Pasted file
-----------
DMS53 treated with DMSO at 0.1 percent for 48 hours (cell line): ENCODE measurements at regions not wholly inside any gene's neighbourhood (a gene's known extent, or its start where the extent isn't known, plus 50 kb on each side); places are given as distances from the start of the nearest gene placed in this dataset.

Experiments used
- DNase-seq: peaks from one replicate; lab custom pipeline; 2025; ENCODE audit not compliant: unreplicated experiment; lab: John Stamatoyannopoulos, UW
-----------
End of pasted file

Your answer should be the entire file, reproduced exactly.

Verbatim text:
DMS53 treated with DMSO at 0.1 percent for 48 hours (cell line): ENCODE measurements at regions not wholly inside any gene's neighbourhood (a gene's known extent, or its start where the extent isn't known, plus 50 kb on each side); places are given as distances from the start of the nearest gene placed in this dataset.

Experiments used
- DNase-seq: peaks from one replicate; lab custom pipeline; 2025; ENCODE audit not compliant: unreplicated experiment; lab: John Stamatoyannopoulos, UW